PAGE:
Color Style Kyle

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The Artist’s Spirit: Starting Out – Part 6 – Willingness To Evolve

Posted by Kyle Design on May 15, 2007

So, you want to be an artist. How do you know you have what it takes to make a career of it? This is the sixth in a series about what it takes to survive by a woman artist who has so far managed to make a living at her work for 25 years.

Willingness To Evolve – Be ready and willing to evolve. You might have a great selling line but in time the appeal is likely to fade as tastes and styles change. You simply cannot rest on your laurels. Once people have seen your work around for a while it will no longer be the latest thing, the fresh new look. My path has been quite varied. Handpainted Silk Bracelets and EarringsI started out as a fiber artist, hand-painting large abstract silk wall pieces. I moved on to batik scarves, then hand-painted silk jewelry. The jewelry evolved into combining the silk with etched metal frames so I could break out of the basic round mold. I had a long run with jewelry, coming up with many diverse looks using mixed metals, manipulated wire and Conemporary Nibium Jewelrycolorful aluminum, among other interesting materials. Each look was so radically different than last that customers had no idea it was still my work until I pointed out my name on it. Then I moved into home furnishings – switchplates, Christmas ornaments and night lights. Abstract Shell Business Card HoldersBusiness card holders and personal fashion accessories followed. That is just my experience, but the point is the same for any artist. Don’t sit back and think you can get by through your whole career with just one style. (Some have, but that is the exception, rather than the rule.) You must always be working on something new, have something different ready in the wings. I sold at Arts & Crafts fairs for years, and I found that customers are more inclined to check back periodically with you to see what cool new thing you’ve come up with now if they can count on you to deliver. The last think you want is customers thinking to themselves, “Oh, I’ve already seen her work, let’s find something new.” When a customer asks, “What’s new?”, you do not want your only reply to be, “The prices.” (!)

My work definitely has evolved over the years – I absolutely love designing and inventing new products. In the beginning I worried I wouldn’t be able to come up with any new designs or products or styles that people would Antique Art Deco Tape Measurerespond to or would want to buy. As the years have gone by that fear has receded. I have found that the more you design, the more of a mental portfolio of ideas, lines, color combinations, etc., that you have in your artistic vocabulary. Like learning a language, the more you use it the more comfortable it becomes. You learn as you go along, what works, what doesn’t. It is fun and it comes easily to me. Designing is still an extremely personal experience for me. It is invigorating yet exhausting at the same time.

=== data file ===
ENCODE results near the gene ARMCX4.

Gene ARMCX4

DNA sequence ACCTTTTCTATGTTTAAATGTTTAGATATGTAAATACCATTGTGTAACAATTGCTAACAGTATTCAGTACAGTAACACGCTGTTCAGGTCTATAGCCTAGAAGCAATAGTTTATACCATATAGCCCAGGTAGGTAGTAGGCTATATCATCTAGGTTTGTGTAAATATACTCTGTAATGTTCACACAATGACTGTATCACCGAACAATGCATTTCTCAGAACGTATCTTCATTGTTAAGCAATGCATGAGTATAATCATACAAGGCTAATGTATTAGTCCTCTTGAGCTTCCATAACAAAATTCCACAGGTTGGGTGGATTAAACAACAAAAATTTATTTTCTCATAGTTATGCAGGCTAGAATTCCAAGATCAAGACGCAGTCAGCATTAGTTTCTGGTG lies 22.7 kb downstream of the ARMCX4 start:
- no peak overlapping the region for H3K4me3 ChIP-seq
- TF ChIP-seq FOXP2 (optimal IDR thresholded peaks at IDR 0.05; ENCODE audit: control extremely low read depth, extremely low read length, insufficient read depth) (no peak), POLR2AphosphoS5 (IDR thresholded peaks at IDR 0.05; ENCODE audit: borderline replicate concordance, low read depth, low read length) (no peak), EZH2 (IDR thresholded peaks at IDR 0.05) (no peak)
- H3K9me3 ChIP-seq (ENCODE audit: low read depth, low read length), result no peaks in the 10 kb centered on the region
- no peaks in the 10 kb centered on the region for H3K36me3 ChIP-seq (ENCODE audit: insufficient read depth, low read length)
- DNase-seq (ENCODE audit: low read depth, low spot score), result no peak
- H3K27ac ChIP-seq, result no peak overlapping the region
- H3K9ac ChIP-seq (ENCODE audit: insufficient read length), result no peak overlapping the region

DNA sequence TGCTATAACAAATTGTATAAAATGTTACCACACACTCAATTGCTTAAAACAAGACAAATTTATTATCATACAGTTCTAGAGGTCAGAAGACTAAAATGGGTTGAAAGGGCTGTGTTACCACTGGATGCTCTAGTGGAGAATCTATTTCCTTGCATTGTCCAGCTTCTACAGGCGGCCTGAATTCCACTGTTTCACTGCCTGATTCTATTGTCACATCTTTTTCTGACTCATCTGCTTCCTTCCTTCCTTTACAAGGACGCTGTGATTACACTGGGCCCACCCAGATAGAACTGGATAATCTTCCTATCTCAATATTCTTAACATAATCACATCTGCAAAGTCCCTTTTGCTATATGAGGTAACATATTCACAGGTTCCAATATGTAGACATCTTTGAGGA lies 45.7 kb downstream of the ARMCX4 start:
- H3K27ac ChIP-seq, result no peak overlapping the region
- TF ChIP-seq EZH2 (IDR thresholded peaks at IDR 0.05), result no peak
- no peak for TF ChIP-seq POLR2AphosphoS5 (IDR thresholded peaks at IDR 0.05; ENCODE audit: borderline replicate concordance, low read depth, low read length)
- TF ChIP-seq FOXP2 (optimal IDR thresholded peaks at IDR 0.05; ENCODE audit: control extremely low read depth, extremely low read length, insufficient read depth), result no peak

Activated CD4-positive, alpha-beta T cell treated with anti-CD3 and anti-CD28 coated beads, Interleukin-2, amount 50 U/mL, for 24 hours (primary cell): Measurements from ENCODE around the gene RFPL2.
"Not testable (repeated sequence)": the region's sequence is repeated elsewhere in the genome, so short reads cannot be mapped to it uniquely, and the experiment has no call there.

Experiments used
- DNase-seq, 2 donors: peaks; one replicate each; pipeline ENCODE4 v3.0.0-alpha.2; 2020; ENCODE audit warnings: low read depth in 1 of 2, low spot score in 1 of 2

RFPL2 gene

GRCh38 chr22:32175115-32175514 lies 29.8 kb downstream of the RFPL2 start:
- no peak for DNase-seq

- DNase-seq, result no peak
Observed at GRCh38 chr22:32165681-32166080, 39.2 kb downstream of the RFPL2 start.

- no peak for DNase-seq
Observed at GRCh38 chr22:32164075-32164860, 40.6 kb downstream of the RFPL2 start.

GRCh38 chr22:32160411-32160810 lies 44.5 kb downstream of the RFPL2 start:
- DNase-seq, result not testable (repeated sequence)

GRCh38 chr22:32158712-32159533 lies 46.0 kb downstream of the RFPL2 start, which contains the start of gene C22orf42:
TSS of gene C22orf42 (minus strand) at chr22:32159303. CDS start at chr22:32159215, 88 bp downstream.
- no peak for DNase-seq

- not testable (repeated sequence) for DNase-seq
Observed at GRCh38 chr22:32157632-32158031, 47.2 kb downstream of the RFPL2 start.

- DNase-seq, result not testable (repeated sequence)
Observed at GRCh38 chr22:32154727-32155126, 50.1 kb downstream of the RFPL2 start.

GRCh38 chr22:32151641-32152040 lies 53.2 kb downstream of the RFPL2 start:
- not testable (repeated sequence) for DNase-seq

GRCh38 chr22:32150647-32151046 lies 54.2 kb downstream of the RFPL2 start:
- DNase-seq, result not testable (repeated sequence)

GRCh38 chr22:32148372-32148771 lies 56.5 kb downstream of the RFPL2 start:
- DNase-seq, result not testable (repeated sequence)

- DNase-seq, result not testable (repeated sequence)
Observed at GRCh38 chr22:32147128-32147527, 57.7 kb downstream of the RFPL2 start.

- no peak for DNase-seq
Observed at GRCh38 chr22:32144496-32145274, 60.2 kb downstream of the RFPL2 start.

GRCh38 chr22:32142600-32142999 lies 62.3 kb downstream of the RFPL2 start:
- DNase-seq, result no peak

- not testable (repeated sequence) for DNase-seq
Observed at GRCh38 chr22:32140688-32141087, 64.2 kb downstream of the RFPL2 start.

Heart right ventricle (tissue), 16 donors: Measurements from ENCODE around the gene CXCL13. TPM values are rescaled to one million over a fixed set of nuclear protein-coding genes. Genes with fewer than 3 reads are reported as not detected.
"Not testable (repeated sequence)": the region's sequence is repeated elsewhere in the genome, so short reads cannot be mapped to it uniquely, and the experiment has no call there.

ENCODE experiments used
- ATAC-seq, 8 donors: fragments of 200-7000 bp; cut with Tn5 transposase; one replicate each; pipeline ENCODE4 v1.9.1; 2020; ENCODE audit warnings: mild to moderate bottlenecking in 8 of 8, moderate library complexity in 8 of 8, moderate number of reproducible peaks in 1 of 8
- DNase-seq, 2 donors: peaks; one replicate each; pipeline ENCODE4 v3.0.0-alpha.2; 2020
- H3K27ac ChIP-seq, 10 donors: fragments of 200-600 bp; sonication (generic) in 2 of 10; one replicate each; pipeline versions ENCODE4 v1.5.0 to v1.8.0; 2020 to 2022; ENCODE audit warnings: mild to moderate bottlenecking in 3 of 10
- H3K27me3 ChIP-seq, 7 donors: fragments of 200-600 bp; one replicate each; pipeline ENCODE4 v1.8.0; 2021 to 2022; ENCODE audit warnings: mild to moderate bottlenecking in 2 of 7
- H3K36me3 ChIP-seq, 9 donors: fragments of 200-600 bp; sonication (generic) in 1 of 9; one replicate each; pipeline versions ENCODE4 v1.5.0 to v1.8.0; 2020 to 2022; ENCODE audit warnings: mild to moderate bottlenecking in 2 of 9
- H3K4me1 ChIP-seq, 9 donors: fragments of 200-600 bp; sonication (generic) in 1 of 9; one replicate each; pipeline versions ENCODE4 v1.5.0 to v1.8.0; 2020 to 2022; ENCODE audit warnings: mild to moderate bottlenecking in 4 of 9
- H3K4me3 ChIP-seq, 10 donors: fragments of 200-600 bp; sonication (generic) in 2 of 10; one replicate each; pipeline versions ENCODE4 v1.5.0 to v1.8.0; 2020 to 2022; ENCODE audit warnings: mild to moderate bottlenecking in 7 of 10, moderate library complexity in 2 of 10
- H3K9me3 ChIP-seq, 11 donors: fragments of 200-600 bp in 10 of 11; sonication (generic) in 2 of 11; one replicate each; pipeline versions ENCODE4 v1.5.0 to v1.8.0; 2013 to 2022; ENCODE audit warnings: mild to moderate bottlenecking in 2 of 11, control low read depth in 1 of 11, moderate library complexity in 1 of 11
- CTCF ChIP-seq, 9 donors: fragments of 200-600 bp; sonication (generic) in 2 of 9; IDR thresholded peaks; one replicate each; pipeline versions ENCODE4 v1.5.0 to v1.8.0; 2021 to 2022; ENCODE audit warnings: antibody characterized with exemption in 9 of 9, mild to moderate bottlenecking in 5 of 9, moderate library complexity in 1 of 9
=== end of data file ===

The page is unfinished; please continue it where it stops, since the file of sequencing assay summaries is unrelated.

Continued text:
Some artists warned me that once I had kids, that I would become less creative, perhaps because kids take so much time and energy or because so much effort would be pulled out of my creative endeavors and poured into my kids. But I have found just the opposite. IArtist Kyle McKeown Mansfield and her two daughters have gone through a huge period of growth and I think my girls were important to this. Kids are happy, energetic, and they are a wonderful means of getting out and having new experiences. Furthermore, I so want to share my thoughts and ideas with them, to teach them, and that keeps me in the creative mode. I bring them to my studio and let them play with all the colorful beads, ribbons, fabric, glass, etched metal parts, wires and other interesting bits and pieces I’ve collected over the years. I’m thrilled when I see the artistic side of them come out!

Looking over my life as an artist so far, I can assume that my work will continue to evolve. I look forward to seeing where I end up. I’m a type of inventor. Who knows where my mind will take me next? I have more ideas in my head than time to implement them. So I’m not worried. Life as an artist is an adventure and I embrace it.

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